There is something so elegant, timeless and comfortable about the fabric, especially when you own a piece or more of vintage velvet to sit upon.
How to clean antique velvet upholstery becomes the million dollar question for many homeowners. If you do your homework and choose the proper methods and cleaning products, then your furniture piece will dazzle like it did years ago.
The thought of wetting velvet upholstery might sound intimidating to most of us, but it appears to be one of the steps to take during the cleaning treatment.
Textile experts advise not rushing the process and taking care with old, delicate upholsteries that have developed stains, dirt, etc. The first key step is vacuuming; that’s right. Use the special attachment that features a gentle suction to thoroughly bring up and remove surface and deep-seated grime.
One method involves a common household product you can pick up at the paint store. Pure mineral spirits seem to work well, and all you have to do is pour some into a spray bottle and go. Just mist the surface lightly, then take a dry cloth and blot the fabric to remove any lingering soil.
If you prefer plain soap and water, that’s another favorite remedy, according to the fabrics professionals. Dishwashing liquid is ideal for creating a light, soapy consistency to clean antique velvet.
Take a spray bottle, and fill it with tepid water and a little dish soap and shake. Lightly mist the velvet upholstery; do not oversaturate because velvet needs less water.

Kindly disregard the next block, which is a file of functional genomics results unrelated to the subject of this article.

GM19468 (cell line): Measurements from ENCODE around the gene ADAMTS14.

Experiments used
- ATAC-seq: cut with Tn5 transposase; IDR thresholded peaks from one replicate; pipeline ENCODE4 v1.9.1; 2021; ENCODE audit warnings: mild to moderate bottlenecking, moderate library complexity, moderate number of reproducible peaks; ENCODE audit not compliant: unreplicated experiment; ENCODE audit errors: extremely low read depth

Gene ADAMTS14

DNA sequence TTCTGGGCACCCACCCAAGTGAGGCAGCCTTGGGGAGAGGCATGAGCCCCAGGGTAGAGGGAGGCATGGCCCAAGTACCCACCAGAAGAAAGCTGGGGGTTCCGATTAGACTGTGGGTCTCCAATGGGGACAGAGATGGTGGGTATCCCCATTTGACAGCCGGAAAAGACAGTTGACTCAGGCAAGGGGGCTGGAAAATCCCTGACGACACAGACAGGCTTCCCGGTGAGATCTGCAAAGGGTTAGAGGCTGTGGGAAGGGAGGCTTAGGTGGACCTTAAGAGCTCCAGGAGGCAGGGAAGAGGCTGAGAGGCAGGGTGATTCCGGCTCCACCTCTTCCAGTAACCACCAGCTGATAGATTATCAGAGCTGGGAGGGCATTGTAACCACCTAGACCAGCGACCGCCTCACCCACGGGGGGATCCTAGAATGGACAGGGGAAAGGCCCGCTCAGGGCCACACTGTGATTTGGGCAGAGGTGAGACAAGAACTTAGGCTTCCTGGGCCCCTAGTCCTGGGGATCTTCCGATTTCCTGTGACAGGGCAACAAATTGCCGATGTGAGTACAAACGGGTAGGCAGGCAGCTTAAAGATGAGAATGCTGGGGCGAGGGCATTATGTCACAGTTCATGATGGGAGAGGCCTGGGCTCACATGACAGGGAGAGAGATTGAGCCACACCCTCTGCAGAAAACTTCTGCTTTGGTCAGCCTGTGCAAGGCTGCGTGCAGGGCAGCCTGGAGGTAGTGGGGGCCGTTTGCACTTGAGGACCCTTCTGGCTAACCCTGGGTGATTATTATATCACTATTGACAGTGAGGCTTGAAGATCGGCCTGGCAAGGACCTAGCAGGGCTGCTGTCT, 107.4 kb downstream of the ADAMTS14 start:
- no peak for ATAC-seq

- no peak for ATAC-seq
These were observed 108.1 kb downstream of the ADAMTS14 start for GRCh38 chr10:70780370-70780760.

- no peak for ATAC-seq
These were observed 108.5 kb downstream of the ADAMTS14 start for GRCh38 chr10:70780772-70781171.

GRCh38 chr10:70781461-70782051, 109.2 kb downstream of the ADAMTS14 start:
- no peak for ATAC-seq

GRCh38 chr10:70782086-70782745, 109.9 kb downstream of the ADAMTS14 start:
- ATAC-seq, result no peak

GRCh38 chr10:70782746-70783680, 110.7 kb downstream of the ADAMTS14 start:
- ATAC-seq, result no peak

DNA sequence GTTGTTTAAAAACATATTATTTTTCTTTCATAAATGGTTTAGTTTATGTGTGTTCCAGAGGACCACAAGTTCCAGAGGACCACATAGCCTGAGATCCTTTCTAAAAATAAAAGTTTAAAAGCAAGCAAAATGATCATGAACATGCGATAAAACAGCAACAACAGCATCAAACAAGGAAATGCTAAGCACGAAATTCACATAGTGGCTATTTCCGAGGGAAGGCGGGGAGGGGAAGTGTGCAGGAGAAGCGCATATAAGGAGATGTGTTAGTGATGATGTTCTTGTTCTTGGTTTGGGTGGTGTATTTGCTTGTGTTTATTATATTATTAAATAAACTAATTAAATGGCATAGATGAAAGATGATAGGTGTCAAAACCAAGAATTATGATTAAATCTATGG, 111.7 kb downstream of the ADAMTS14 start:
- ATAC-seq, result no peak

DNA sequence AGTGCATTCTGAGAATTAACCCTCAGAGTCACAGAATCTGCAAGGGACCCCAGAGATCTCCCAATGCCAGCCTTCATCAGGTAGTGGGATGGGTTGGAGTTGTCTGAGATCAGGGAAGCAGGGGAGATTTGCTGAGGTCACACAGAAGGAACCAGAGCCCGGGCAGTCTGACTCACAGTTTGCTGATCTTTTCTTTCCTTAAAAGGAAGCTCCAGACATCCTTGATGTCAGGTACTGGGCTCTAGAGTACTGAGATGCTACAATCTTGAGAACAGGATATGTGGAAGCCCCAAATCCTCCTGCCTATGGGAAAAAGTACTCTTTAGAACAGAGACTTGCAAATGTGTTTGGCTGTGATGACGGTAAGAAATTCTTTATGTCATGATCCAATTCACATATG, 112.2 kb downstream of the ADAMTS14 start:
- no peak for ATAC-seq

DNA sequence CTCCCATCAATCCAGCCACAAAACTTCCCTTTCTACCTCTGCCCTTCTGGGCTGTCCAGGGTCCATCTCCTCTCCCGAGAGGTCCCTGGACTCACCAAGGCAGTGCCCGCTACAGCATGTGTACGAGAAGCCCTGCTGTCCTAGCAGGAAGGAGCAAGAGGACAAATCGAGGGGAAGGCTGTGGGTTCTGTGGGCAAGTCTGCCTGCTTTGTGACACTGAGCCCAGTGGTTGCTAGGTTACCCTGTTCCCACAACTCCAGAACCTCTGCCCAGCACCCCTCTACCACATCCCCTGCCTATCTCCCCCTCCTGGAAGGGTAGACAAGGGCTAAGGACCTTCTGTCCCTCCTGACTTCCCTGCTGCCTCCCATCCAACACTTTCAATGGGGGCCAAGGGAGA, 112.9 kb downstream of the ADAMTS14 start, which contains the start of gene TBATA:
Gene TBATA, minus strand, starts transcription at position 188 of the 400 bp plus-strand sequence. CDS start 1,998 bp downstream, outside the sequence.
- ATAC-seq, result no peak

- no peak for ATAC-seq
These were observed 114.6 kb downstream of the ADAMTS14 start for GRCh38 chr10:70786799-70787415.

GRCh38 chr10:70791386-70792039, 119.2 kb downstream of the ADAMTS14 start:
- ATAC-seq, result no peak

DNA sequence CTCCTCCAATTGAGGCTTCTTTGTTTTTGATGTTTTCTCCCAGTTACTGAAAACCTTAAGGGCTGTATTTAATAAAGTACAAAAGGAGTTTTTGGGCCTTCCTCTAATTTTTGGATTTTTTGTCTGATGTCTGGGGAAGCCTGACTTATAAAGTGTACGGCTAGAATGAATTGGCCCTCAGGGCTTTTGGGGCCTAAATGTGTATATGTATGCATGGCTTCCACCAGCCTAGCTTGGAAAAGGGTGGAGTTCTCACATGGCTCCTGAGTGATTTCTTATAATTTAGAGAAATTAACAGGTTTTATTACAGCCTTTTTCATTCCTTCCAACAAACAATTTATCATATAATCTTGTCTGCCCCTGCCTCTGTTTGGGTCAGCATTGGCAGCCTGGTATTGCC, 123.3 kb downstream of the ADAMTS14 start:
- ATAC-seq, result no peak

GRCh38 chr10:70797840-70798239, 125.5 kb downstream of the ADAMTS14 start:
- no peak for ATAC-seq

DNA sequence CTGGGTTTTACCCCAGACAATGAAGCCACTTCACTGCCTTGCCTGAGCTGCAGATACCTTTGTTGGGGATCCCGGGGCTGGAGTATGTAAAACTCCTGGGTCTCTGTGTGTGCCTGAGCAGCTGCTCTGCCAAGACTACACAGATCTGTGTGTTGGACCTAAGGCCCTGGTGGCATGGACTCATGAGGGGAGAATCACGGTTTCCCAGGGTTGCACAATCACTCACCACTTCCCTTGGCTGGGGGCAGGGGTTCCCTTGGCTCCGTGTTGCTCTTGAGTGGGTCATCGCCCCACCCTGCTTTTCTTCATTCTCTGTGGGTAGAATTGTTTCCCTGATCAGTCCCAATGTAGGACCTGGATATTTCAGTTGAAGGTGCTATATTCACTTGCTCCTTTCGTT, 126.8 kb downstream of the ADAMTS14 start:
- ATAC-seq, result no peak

Then take a coarse Turkish towel, and rub it to lift the grime.
To get rid of the soapy remainder, the experts say to dip the towel into a bucket of clear water mixed with a capful of white vinegar. Wring it out, and wipe it over the upholstery.
Allow your vintage velvet to thoroughly dry. Twenty-four hours later, use a fine brass brush to restore the nap.
When trying to clean vintage velvet in do-it-yourself mode, it’s best to do a test for color fastness. Take a cotton swab dipped into the cleaning product you choose, and lightly dab it onto several different areas of the velvet. After a few minutes, the color should remain as it was. That means it’s okay to use the cleaner because it hasn’t affected the old fabric. You certainly don’t want to fade your precious upholstery or create permanent streakiness within the delicate fabric.
You could always have a professional clean your antique velvet upholstery because they have advanced tools and techniques to suck up embedded dirt without potentially harming the fragility of a vintage material. These experts often use water-based cleaners but also take out powerful solvent formulas if the velvet needs more than a spot bath.
People enjoy sitting on sumptuous velvet furniture and velvet pillows, and hopefully, you can achieve excellent results with one of these methods.